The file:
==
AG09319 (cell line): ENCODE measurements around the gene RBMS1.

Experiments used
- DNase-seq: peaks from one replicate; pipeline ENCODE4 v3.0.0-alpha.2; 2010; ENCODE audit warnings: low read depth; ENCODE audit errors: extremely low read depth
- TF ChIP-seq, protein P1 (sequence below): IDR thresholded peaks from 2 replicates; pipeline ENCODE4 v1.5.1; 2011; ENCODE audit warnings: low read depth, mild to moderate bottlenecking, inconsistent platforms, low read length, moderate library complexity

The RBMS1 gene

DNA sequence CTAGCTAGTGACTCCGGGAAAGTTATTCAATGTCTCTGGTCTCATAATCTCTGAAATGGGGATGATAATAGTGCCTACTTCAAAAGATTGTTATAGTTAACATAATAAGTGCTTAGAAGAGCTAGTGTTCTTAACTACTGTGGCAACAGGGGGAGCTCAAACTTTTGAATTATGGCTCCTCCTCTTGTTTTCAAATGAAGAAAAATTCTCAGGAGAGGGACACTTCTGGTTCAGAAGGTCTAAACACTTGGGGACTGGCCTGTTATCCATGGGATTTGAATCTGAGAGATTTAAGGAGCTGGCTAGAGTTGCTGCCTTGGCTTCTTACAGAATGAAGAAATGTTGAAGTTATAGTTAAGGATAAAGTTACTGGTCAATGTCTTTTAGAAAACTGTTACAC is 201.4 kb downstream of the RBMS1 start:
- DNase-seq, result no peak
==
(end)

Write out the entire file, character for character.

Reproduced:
AG09319 (cell line): ENCODE measurements around the gene RBMS1.

Experiments used
- DNase-seq: peaks from one replicate; pipeline ENCODE4 v3.0.0-alpha.2; 2010; ENCODE audit warnings: low read depth; ENCODE audit errors: extremely low read depth
- TF ChIP-seq, protein P1 (sequence below): IDR thresholded peaks from 2 replicates; pipeline ENCODE4 v1.5.1; 2011; ENCODE audit warnings: low read depth, mild to moderate bottlenecking, inconsistent platforms, low read length, moderate library complexity

The RBMS1 gene

DNA sequence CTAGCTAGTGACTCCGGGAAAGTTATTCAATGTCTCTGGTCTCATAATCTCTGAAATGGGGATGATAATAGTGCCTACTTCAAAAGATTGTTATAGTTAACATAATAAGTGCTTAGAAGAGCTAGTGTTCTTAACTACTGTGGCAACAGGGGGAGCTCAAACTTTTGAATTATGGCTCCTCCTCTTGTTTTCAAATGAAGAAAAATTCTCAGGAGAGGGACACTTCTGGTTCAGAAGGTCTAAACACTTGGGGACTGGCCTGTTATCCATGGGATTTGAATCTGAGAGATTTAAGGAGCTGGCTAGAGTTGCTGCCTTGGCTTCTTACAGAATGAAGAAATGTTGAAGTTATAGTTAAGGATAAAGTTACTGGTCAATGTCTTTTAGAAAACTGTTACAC is 201.4 kb downstream of the RBMS1 start:
- DNase-seq, result no peak